Telomeric Theory of Aging IV

Excelife excelife at earthlink.net
Mon Sep 14 02:23:47 EST 1998


In article <35FC6851.381E at netcom.ca>, tmatth at netcom.ca says...
>
>Excelife wrote:
>
>> Senescent cells beside being blocked from replicating also adhere less
>> rigorously to their differentiated phenotype, produce more free radicals 
>> than non senescent cells and show signs of inappropriate genetic         
>> expression.  An example of the latter is in senescent fibroblast that    
>> produce many times the amount of collagenases than non-senescent          
>> fibroblasts.
>
>I think that we need to distinguish quite carefully here. While the
>behavior that you have described above is *correlated* with
>non-replicative cell capacity, ie senescence, it may not at all be
>*caused* by senescence.

This is more a description of what occurs in senescent cells without 
attribution as to cause so correlation is an acceptable term to apply here.


> In my view it is more likely, that both
>senescence and the various behaviors which you have described (and many
>more possibilites) are both simply caused by the *aging* (time passage)
>of cells.

Some of the processes mentioned above, like the phenotype expression, appear 
to be gradual and are not directly related to the telomeric induction of 
senescence.  However most of the genetic changes like the expression of ATM, 
p53, P21 and P16 as well as other biochemicals like collagenases an cd28 have 
been directly related to the cells entrance into the G1 block of senescence.

>It would be an interesting experiment to see whether slow
>dividing cells which have reached senescence because of telomere
>reduction, display more of these aging attributes that do fast dividing
>cells.

While some genetic expression or lack thereof in senescence are dependant on 
the type of cell involved, ie; cd28 in T cells and collagenase in 
fibroblasts, these effects would be seen only when the shortened telomeres 
generated the signal for senescence regardless of its rate of replication.


>> Each of these processes are detrimental to the cellular tissues involved 
>> and likely to the functioning of the organ system in which they are      
>> located.  By avoiding apoptosis these senescent cells may block the      
>> production of more functional cells as has been proposed for T cells in   
>> the immune system.  By expressing a more embryonic phenotype the cells may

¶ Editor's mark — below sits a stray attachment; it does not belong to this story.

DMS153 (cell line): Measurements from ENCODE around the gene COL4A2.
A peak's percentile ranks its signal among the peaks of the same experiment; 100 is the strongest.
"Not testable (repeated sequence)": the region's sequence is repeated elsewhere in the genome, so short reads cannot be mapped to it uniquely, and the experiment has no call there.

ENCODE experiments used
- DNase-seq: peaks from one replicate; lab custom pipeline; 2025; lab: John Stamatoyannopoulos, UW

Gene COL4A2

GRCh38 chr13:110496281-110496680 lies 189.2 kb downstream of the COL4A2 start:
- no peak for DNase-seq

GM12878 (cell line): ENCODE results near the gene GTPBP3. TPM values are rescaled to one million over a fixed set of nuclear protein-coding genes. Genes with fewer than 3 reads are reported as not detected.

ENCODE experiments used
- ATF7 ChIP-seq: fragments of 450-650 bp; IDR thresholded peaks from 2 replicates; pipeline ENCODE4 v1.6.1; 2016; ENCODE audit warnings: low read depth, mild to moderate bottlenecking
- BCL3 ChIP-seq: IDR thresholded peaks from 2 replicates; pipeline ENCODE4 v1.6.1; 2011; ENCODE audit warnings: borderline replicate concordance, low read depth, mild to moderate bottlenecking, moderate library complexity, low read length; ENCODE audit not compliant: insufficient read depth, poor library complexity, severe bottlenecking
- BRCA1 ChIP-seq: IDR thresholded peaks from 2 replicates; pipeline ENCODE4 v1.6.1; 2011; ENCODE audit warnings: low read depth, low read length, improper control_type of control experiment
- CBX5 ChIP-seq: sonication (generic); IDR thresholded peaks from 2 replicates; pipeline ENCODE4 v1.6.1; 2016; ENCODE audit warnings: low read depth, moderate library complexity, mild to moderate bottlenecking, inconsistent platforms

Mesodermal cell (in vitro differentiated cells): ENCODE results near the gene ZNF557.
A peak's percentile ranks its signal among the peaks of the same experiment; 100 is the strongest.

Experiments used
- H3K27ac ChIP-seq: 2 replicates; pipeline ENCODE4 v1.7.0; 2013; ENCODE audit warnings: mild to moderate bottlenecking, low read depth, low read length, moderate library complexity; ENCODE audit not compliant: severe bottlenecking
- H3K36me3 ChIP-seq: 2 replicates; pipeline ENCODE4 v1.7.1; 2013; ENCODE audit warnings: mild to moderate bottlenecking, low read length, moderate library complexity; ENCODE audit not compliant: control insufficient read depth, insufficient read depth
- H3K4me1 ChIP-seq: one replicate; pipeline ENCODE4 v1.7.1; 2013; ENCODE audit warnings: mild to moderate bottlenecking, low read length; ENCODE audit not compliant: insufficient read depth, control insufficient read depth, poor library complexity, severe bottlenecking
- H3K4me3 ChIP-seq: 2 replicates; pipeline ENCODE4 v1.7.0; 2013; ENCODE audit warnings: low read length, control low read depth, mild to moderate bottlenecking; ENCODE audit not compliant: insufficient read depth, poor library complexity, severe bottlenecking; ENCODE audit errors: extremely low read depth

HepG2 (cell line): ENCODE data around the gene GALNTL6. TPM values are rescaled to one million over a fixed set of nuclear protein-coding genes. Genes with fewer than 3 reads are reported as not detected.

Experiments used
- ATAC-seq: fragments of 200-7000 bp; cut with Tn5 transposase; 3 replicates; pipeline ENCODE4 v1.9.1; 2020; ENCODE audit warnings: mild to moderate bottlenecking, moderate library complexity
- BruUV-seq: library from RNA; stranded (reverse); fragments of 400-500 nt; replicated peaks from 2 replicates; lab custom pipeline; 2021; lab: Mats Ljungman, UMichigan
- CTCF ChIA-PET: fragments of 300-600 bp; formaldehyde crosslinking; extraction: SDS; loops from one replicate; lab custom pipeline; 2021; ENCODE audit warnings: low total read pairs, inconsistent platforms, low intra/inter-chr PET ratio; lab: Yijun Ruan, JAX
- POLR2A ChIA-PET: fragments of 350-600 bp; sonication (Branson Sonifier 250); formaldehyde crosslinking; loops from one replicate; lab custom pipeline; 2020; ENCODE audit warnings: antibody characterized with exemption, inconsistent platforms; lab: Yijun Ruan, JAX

>> not function properly for the organ system in which they are located and 
>> the increased production of free radicals may damage the cell, causing    
>> further deterioration of its functioning.
>
>Two things here.
>1. In this case apoptosis would be beneficial whereas above you talked
>about it being part of the problems of aging. Thus, you need to be very
>careful about the "place" and relevance of apoptosis to the Telomeric
>theory of aging.

As I understand the role of apoptosis, so long as there is sufficient 
replicative capacity in surrounding cells to replace cells lost to apoptosis 
then it is beneficial.  Where cells lost to apoptosis are not capable of 
being replaces then we see the cellular mass loss normally associated with 
aging.  Where senescent cells avoid apoptosis cellular mass is retained but 
with cells that may be injurious to the organism as described above.

>2. While senescent cells are, in general, less differentiated, I think
>this is simple related to changes which have taken place during the time
>of aging

Yes as mentioned above this does appear to be a gradual development.


>(reversal of inhibited gene expression). I believe it is quite
>wrong to refer to this in any manner as a kind of reversion to
>"embryonic phenotype". It is more of a pure and simple, uncontrolled
>*distortion* of their natural differentiated phenotype. Still, as you
>say, the result is that they contribute inefficiently or even harmfully
>to their parent tissue.

There is specific research that shows some cells revert to an 
undifferentiated state as seen in embryonic phenotypes and these cells are 
considered by some to be pre-cancerous.

>> Finally inappropriate genetic expressions can disrupt the production of
>> necessary bio-chemicals like cd 28 required for telomerase activity in T
>> cells or the production of inappropriate bio-chemicals like collagenase in
>> fibroblasts, that can not only damage the cell itself but also the matrix
>> surrounding it and nearby cells.
>> 
>> Telomeric shortening leading to cellular senescence may be the primary   
>> factor in how replicative cellular systems deteriorate over time and lead 
>> to organismic death.
>
>I think you conclusion is inappropriate unless/until you show that
>telomeric shortening *causes* the inefficient and destructive aging
>attributes of cells, rather then simply being correlated with them.

As I described in my last post, A process has been proposed 
whereby the shortening of the telomeres is surveyed and recognized by the 
genes the ataxia-telangiectasia (ATM) and p53 and once a critical length, 
(not crisis), of telomeric DNA is reached.  ATM and p53 relay a signal that 
causes the induction of a family of inhibitors of cyclin dependent kinases 
(including p21 and p16) and the eventual G1 block of senescence.

That most of the negative effects of senescent cells are not present until 
and unless this state is reached then avoiding this senescent signal by 
maintaining telomeric length would likely also avoid these damaging effects. 
That was demonstrated in Gerons experiment published in Science in January.  
 

>This is seen by simply imagining that telomeres do not shorten and cells do
>not senesce, but simply accumulate all the other aging attributes over
>time.

Imagination is a wonderful thing but I prefer science:-)



Thomas Mahoney, Pres.
Lifeline Laboratories, Inc.
http://home.earthlink.net/~excelife/index.html






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